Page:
Bob Harding, Orange Park, Fla.
Thanks to Rick Lipsey for pointing out how careless, in some cases intentionally so, the PGA Tour pros can be while on driving ranges at PGA events (My Shot, July 4). My car bears the perfectly rounded dents from several Pro V1s (stamped PRACTICE) that I found around it behind the driving range at the 2004 event at Westchester, and at least one of my media colleagues had his window smashed.
Rick Carpiniello, Stamford, Conn.
Do the Math
Seventy percent of the respondents in your poll of teenage golfers (Junior Exam, Aug. 15) would rather win the U.S. Junior than attain a 4.0 GPA. Their parents should tell them that the odds of making a million dollars as a professional golfer are infinitesimal, whereas the odds of making a million dollars after achieving a 4.0 GPA in college are pretty good.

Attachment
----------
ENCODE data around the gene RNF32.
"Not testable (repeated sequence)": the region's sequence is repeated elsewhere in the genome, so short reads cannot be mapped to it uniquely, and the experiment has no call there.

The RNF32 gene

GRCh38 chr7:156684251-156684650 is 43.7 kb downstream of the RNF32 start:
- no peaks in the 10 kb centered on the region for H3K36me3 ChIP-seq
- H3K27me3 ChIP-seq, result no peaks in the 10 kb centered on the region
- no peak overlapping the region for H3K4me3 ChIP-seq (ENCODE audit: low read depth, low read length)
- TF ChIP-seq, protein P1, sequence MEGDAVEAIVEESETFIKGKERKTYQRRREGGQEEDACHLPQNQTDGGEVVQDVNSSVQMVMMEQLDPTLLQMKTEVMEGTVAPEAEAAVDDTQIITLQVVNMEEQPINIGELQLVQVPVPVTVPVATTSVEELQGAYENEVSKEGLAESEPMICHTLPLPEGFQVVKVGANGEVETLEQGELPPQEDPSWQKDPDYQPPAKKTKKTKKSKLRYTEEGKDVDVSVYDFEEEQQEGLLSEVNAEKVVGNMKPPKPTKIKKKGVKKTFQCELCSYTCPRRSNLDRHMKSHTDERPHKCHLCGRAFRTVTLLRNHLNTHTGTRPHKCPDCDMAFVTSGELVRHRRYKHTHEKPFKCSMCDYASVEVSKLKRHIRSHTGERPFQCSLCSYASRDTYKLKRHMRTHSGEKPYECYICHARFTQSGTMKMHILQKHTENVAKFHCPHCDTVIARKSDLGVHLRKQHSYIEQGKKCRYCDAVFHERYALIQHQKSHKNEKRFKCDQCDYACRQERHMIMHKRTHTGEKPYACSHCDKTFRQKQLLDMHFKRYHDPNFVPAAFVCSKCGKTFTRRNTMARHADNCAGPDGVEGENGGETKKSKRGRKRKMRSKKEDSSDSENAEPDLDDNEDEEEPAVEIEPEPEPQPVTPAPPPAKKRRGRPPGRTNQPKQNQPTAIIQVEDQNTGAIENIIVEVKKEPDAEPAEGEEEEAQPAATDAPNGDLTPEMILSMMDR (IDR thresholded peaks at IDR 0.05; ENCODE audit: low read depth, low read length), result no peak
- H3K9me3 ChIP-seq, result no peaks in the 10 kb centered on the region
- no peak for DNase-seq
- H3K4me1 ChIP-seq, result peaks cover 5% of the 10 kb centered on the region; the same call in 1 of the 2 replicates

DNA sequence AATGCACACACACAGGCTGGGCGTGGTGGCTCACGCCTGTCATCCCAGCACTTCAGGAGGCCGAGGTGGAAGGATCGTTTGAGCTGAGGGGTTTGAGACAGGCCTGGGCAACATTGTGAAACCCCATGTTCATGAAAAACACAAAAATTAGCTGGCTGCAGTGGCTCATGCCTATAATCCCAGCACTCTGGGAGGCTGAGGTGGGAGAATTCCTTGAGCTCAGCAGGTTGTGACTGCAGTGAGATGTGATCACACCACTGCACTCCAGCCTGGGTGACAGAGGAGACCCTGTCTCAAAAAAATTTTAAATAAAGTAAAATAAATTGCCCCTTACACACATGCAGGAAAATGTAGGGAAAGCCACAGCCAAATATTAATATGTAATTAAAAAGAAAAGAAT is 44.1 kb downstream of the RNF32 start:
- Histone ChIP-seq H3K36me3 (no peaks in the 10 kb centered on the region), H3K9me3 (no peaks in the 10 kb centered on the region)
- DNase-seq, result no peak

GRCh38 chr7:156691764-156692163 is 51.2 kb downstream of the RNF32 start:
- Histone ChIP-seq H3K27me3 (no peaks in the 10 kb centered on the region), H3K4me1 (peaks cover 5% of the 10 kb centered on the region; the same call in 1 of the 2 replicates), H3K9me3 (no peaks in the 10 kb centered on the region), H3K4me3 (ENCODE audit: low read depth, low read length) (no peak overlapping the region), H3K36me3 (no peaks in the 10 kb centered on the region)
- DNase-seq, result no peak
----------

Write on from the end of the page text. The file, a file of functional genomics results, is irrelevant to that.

Salvatore J. Bommarito, New York City
He may not have as many home runs as Atlanta's Francoeur, but Pirates rookie centerfielder Chris Duffy deserves at least equal billing as THE NATURAL. Duffy blends the sublime hitting, running and fielding skills of former Pirates Lloyd Waner, Matty Alou and Andy Van Slyke. He was batting .341 through Aug. 25, when he was placed on the disabled list, where, unfortunately, he remains.
Ray Baldridge, Pittsburgh
Although you included Felix Hernandez and Jason Vargas as hot rookie pitchers in Who's Hot/Who's Not (PLAYERS, Aug. 29), you did not mention Pirates rookie phenom Zach Duke. That he plays for one of the worst teams in the league makes his sparkling 6--0 record and stingy 1.81 ERA all the more unbelievable.
David Danielson II St. Croix Falls, Wis.